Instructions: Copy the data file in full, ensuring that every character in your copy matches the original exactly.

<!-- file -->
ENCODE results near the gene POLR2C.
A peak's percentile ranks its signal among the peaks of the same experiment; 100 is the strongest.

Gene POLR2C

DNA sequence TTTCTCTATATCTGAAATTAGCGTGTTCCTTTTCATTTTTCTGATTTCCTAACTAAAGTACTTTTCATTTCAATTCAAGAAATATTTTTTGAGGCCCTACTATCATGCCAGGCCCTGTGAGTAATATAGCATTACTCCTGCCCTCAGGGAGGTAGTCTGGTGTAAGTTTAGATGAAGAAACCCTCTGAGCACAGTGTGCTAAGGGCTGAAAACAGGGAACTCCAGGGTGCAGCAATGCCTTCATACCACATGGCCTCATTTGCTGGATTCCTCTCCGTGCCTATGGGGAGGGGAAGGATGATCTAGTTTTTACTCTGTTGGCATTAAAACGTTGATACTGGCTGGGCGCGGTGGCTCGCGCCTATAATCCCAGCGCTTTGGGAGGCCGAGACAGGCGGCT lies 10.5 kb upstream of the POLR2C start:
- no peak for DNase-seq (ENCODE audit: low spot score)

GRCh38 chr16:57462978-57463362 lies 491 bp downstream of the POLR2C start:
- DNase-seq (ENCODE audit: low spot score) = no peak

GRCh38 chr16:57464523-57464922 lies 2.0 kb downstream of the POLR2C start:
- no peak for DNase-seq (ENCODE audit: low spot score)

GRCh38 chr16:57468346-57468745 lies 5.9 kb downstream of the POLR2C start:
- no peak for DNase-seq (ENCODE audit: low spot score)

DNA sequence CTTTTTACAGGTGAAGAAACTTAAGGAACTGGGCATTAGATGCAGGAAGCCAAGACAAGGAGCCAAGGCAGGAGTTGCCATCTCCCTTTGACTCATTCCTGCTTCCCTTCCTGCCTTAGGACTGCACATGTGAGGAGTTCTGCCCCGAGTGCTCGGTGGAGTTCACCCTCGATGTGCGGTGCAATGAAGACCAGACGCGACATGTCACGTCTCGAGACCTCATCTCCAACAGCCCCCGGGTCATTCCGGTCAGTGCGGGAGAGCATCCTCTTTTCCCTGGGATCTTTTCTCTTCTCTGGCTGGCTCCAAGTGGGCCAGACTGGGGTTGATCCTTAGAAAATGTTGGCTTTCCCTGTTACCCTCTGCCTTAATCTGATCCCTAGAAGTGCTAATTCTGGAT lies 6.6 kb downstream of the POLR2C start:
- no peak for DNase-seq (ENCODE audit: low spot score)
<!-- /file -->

ENCODE results near the gene POLR2C.
A peak's percentile ranks its signal among the peaks of the same experiment; 100 is the strongest.

Gene POLR2C

DNA sequence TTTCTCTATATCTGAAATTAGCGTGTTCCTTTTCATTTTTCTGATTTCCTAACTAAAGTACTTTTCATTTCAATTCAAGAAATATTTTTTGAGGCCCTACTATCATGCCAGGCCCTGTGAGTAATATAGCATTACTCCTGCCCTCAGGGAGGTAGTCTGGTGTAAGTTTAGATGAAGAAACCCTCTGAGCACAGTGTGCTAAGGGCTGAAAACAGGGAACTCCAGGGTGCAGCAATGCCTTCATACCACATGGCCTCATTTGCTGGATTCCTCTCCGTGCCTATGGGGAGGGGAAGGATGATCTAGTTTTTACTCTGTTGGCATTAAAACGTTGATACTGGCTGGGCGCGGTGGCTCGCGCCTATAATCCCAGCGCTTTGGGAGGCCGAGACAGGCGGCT lies 10.5 kb upstream of the POLR2C start:
- no peak for DNase-seq (ENCODE audit: low spot score)

GRCh38 chr16:57462978-57463362 lies 491 bp downstream of the POLR2C start:
- DNase-seq (ENCODE audit: low spot score) = no peak

GRCh38 chr16:57464523-57464922 lies 2.0 kb downstream of the POLR2C start:
- no peak for DNase-seq (ENCODE audit: low spot score)

GRCh38 chr16:57468346-57468745 lies 5.9 kb downstream of the POLR2C start:
- no peak for DNase-seq (ENCODE audit: low spot score)

DNA sequence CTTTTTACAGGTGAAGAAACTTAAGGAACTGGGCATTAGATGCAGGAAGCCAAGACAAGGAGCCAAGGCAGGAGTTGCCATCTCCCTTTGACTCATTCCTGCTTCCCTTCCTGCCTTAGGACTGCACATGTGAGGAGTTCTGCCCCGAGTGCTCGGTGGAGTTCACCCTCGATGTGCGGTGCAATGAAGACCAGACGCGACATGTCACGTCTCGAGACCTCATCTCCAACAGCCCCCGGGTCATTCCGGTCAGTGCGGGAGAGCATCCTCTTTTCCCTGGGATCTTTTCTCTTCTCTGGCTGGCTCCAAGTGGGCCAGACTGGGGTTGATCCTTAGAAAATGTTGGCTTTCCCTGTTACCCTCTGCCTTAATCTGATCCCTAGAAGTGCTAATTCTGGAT lies 6.6 kb downstream of the POLR2C start:
- no peak for DNase-seq (ENCODE audit: low spot score)